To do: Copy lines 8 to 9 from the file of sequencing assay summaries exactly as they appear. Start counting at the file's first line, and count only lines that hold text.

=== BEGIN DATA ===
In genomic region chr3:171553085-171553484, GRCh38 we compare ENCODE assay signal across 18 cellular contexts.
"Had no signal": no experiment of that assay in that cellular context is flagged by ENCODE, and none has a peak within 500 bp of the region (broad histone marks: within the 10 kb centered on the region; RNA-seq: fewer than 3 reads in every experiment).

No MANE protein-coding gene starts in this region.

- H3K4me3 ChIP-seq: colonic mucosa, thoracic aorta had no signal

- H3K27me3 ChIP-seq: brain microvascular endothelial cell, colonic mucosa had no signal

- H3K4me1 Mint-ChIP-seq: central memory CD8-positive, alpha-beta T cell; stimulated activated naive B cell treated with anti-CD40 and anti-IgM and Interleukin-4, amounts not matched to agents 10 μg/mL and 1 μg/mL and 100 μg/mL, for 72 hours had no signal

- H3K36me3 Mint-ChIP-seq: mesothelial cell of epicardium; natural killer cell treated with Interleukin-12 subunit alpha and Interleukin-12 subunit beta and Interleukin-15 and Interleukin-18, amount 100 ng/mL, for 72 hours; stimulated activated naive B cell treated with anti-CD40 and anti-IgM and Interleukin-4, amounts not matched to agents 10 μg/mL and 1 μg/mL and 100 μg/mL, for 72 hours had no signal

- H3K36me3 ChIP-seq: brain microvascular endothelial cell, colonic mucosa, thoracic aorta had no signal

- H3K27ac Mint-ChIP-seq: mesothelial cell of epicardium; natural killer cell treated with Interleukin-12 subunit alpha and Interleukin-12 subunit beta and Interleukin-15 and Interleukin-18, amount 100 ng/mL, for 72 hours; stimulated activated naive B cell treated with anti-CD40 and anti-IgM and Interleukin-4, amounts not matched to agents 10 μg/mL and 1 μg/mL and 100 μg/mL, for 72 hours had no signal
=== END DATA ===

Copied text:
- H3K36me3 ChIP-seq: brain microvascular endothelial cell, colonic mucosa, thoracic aorta had no signal

- H3K27ac Mint-ChIP-seq: mesothelial cell of epicardium; natural killer cell treated with Interleukin-12 subunit alpha and Interleukin-12 subunit beta and Interleukin-15 and Interleukin-18, amount 100 ng/mL, for 72 hours; stimulated activated naive B cell treated with anti-CD40 and anti-IgM and Interleukin-4, amounts not matched to agents 10 μg/mL and 1 μg/mL and 100 μg/mL, for 72 hours had no signal